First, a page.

It does not matter if he was just a subspecies or just some animal you had ever met or seen in person. George was an iconic figure of conservation, a member of his last species living until today! I am very proud at the conservation work being done around the world though. So many people are fighting to save all endangered species and raising awareness of the importance of it. Even if George wasn’t your family member or friend, it should make people aware of the seriousness of this issue going on today. What gets me frustrated is that many species today are becoming extinct, not because of some naturally occurring event but because of human activity. Our selfishness and greed to use up all of the world’s resources has led to destroying the habitats of numerous species and eventually causing them to become extinct. New laws need to be made and stricter laws need to be enforced so when people or companies commit these environmental crimes, it is not just a slap on the wrist. Orangutans are on the brink of extinction because of people destroying their habitat in order to obtain palm oil from the palm trees they reside in. That is just one example.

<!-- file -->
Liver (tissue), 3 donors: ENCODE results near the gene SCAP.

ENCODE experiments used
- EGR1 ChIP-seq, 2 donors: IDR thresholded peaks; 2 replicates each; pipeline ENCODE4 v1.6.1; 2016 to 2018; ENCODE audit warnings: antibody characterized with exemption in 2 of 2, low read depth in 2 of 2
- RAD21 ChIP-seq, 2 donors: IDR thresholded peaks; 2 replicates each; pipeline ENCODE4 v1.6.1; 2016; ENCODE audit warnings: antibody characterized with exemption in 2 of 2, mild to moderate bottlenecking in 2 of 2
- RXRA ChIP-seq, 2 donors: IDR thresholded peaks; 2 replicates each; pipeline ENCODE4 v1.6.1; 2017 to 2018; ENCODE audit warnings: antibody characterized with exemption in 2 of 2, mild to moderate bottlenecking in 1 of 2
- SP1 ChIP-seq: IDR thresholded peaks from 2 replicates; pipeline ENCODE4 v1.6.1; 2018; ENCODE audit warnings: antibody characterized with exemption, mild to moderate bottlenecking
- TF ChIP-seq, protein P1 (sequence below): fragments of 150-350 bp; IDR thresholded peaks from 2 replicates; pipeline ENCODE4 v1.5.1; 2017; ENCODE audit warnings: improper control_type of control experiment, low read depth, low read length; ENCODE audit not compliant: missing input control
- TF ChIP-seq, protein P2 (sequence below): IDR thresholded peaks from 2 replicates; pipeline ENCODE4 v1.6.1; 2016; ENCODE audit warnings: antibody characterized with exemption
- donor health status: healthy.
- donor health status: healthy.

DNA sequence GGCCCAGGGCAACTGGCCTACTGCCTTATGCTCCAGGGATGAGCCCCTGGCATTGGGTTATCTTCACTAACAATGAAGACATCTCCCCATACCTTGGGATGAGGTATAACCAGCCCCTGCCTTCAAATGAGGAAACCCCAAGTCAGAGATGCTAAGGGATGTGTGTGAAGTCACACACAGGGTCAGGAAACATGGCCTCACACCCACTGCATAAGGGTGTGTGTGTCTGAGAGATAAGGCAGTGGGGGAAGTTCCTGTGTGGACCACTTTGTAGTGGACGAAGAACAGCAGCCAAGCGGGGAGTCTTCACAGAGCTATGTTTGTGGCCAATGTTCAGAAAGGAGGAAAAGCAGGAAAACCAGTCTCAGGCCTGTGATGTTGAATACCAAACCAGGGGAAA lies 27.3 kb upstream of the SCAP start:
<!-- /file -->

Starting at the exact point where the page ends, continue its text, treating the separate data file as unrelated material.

More people need to be aware of these environmental issues so future generations can benefit from this planet. A lot of people just don’t care about saving these animals because they don’t see anything wrong going on in the world. The sad fact is, if we continue to lose biodiversity on this planet, we will ultimately suffer from it. I personally don’t think enough people are aware of the severity of the situation, and there should be more YouTube videos about conservation so we can all share with one another. Facebook and YouTube have become such popular media outlets, that if more people would start making awareness videos on conservation and it’s importance, there could be even greater movements and more supporters of these causes. Instead, we have videos of cats playing pianos going viral. I have even been thinking of making a video myself just to put it out there, but I am a terrible film editor and I have a lot more research to do before I can even plan to start making a video.